Anne Todd
Rhea Alathur from Special Olympics New Jersey completes her routine with style while competing in artistic gymnastics at the 2018 Special Olympics USA Games.
Rise With Us

The 2018 Special Olympics USA Games in Seattle demonstrated the abilities of athletes with intellectual disabilities through world-class competition. Held from 1-6 July, the games promoted the ideals of inclusion through sport. The USA Games kicked off with an Opening Ceremony that saw a record-breaking number of fans in the stand with 45,000 attendees at University of Washington Husky Stadium.


The five day event included nearly 4,000 athletes and coaches from all 50 states and the District of Columbia. They competed in 14 Olympic-type team and individual sports, making it the biggest sporting event to hit the Seattle area in more than 25 years. Over 7,400 medals and ribbons were awarded to athletes and Unified partners. A total of 15,000 volunteers and 102,200 spectators showed their support for the athletes.

The Games in Seattle made history thanks to ESPN. For the first time ever, nationwide television audiences witnessed the excitement of opening ceremonies and daily competitions. Other notable highlights for the 2018 Games included:

  • The first high-performance sporting divisions allowing top-tier athletes to compete with one another and immediately qualify for the 2019 World Games
  • The highest percentage of Unified competition participation with 39% registered to complete in Unified Sports
  • The first Interscholastic (high school) Unified Competition and Intercollegiate Collegiate College/University Unified Competition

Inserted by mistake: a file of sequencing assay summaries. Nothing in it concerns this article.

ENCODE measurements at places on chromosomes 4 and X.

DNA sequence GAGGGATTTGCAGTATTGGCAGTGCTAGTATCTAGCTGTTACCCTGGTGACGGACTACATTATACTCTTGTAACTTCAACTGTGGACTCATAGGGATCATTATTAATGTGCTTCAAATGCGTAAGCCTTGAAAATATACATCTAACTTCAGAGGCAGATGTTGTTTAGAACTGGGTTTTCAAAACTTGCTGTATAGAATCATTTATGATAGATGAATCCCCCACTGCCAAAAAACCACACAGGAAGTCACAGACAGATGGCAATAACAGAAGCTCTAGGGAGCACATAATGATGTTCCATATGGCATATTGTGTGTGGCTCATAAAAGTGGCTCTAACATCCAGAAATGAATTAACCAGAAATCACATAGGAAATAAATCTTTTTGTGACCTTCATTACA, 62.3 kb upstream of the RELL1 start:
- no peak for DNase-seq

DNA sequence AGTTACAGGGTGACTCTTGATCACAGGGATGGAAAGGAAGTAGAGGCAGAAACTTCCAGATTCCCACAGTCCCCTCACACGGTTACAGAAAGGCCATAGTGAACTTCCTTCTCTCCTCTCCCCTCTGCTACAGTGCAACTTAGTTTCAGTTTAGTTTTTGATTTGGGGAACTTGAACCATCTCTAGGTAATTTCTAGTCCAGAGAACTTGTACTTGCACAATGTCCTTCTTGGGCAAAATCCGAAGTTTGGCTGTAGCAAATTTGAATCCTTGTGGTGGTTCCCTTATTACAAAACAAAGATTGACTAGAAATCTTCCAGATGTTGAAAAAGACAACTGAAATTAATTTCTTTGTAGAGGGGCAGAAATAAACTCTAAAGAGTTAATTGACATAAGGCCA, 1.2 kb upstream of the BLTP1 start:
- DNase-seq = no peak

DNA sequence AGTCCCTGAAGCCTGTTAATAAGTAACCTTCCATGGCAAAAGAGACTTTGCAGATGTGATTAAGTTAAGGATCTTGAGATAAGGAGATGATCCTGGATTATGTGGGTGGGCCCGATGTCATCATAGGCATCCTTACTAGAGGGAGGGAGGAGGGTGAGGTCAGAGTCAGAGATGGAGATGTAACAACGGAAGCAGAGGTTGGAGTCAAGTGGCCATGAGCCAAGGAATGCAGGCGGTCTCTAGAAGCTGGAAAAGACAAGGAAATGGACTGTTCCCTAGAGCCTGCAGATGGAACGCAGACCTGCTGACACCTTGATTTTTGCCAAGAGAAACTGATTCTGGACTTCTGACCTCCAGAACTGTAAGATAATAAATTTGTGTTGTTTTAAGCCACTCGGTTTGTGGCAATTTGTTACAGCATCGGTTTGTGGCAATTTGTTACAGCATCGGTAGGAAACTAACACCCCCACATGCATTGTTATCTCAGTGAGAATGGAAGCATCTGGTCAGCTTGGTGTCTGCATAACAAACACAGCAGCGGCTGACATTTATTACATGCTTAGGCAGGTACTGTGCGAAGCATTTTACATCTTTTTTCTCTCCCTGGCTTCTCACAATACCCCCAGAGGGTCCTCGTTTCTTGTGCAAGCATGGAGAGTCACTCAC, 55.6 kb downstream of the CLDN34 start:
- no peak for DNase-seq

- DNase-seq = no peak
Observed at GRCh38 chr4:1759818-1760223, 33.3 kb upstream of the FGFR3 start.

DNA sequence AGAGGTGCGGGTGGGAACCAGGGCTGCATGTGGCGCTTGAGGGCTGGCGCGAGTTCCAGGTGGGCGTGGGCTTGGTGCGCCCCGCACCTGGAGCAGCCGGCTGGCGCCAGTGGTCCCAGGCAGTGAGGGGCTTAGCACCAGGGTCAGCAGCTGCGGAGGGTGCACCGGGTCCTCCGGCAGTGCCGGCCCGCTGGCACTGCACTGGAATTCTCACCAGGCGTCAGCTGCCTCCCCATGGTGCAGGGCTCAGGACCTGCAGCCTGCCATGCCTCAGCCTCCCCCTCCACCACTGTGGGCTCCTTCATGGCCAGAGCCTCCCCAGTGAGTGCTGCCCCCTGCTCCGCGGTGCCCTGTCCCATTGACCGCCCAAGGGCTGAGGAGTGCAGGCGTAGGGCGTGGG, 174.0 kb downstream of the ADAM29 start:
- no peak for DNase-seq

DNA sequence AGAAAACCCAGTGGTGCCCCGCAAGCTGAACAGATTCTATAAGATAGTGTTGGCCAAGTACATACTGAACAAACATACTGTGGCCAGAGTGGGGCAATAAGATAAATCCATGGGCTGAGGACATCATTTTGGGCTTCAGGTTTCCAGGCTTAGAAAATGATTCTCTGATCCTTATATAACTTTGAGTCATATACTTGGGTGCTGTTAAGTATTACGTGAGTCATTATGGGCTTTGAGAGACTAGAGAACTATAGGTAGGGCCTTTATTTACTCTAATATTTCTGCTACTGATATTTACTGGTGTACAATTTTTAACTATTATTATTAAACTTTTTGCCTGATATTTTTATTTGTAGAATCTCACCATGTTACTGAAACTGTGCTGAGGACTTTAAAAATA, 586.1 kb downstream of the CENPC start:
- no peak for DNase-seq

More than 1,760 competitors took advantage of the Special Olympics Healthy Athletes facilities and health care providers for a total of 7,125 screenings in seven disciplines. On the provider side, 35 new clinical directors were trained in seven Healthy Athletes disciplines.

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Pacific Dental provided donated services such as cleanings, fillings, extractions and root canals.


For the first time at USA games, youth leaders were embedded at the games at every level. They acted as key volunteers at the Young Athletes Festival and other special events; and shadowed ESPN staff, technical delegates, HODs, select sponsors, Games leadership and SONA leaders.

Overall, 111 youth leaders from 37 programs attended the Games including 74 Unified Youth Leaders and one mentor. Many of them participated in the first-ever career development discussions that were held with partners in medical, education, health, university and sports management disciplines. Hasbro and the U.S. Dept. of Education/OSEP praised the program growth since 2008.